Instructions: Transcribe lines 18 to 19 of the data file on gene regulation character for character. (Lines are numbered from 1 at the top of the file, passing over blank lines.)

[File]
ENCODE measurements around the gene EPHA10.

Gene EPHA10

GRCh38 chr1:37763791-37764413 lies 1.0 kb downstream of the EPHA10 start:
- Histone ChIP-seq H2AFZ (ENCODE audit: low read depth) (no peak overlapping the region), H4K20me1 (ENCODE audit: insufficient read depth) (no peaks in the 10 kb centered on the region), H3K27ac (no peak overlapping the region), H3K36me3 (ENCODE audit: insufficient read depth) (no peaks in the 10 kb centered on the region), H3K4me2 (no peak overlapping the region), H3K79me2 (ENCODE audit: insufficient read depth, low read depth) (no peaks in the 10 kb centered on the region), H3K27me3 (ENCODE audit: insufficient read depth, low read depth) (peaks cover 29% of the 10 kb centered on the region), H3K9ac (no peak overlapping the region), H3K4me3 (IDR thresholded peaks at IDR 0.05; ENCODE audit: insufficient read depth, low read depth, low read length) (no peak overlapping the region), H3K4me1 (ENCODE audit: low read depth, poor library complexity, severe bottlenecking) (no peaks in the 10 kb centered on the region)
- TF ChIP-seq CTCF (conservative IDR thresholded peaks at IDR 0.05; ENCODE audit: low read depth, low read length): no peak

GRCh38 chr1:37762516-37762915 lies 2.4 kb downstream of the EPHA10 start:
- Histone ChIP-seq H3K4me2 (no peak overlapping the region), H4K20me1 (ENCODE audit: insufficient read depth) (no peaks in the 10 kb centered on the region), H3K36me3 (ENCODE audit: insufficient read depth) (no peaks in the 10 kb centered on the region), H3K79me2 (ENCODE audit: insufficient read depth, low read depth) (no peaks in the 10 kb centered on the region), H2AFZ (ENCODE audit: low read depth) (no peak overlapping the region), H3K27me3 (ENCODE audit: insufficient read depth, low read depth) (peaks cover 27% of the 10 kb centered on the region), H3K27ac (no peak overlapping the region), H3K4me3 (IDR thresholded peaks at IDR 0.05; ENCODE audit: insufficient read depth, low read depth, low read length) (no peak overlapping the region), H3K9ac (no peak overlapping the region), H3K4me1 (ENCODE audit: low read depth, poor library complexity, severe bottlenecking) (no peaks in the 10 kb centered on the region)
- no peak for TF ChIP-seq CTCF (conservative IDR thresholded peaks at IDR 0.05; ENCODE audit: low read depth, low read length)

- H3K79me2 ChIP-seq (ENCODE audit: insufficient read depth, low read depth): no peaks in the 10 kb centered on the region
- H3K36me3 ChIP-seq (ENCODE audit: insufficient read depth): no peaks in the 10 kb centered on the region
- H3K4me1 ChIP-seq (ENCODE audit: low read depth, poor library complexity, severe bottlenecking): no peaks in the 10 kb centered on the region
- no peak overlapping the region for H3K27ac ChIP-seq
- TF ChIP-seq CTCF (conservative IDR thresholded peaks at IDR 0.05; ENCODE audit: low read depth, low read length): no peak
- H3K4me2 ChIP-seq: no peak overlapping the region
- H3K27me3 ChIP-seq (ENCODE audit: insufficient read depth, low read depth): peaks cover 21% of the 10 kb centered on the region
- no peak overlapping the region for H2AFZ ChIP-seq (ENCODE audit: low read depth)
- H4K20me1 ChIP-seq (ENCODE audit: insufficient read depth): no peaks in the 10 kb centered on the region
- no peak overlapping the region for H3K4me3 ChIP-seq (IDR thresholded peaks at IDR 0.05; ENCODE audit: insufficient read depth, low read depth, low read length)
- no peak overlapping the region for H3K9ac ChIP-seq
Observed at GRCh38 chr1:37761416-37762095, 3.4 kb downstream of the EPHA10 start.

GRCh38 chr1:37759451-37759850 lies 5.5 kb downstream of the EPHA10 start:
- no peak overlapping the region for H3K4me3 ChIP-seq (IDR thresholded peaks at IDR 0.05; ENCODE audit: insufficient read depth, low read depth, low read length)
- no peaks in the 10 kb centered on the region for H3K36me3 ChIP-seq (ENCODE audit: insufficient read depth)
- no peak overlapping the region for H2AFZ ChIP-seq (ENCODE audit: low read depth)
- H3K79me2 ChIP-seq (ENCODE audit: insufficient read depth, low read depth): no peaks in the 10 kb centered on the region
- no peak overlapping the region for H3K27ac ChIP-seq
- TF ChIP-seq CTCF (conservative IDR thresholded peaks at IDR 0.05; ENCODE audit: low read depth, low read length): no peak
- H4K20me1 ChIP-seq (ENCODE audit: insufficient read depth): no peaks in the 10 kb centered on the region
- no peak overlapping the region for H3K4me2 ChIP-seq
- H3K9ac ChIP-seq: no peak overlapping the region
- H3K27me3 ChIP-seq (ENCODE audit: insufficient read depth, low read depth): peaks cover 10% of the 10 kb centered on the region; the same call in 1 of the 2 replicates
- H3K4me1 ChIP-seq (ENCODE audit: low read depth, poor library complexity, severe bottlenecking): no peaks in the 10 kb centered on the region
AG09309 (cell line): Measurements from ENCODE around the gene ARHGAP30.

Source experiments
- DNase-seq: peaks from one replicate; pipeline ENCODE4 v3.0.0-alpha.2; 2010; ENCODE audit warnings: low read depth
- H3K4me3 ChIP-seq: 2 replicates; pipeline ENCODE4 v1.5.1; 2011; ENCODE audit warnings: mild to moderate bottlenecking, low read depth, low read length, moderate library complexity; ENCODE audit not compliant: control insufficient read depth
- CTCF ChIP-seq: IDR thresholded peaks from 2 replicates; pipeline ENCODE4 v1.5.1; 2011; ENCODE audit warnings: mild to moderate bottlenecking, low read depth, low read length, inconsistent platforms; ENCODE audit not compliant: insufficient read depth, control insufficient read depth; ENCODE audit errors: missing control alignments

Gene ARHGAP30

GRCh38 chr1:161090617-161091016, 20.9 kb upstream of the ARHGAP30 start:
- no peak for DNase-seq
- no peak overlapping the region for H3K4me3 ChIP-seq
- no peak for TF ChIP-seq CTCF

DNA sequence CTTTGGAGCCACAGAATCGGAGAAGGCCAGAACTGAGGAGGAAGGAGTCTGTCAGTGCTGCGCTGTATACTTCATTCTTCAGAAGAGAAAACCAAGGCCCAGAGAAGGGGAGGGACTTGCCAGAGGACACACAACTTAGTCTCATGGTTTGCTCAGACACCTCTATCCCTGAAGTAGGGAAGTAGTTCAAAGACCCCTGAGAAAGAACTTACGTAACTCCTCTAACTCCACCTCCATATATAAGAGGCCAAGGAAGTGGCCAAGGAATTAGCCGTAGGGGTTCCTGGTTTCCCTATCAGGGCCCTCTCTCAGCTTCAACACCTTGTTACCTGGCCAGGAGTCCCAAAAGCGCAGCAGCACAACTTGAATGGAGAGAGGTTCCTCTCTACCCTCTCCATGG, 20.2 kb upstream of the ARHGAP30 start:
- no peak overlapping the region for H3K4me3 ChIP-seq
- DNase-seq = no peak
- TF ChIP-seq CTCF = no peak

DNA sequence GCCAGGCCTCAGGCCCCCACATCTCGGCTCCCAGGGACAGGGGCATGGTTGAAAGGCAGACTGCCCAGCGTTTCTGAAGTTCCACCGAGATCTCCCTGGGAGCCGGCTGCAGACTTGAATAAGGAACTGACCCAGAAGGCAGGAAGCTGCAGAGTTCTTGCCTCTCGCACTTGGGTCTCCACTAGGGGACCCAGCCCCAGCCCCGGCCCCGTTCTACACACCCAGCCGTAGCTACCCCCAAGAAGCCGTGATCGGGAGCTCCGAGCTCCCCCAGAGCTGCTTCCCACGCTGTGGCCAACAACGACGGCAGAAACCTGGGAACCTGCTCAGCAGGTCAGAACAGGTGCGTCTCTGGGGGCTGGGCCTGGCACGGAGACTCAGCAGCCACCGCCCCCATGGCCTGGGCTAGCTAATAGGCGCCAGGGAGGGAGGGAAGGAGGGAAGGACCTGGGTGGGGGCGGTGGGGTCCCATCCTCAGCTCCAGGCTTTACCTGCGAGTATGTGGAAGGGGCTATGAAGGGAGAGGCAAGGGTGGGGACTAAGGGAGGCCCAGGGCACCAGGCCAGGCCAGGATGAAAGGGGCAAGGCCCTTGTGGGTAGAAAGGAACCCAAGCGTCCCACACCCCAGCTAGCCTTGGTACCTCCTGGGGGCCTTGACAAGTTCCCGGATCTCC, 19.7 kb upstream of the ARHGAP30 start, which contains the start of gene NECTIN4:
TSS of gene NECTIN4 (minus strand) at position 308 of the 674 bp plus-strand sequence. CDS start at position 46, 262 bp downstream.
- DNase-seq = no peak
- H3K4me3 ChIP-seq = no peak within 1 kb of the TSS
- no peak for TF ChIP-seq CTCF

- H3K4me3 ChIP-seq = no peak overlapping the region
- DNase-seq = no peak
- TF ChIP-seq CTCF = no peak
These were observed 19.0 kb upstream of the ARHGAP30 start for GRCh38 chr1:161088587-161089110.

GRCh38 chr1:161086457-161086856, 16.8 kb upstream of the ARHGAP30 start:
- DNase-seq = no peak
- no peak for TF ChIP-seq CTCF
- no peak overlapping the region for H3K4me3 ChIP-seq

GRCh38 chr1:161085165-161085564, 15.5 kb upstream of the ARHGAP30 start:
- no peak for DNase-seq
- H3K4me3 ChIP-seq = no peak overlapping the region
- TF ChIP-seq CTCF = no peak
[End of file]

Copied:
- no peak overlapping the region for H3K4me3 ChIP-seq (IDR thresholded peaks at IDR 0.05; ENCODE audit: insufficient read depth, low read depth, low read length)
- no peak overlapping the region for H3K9ac ChIP-seq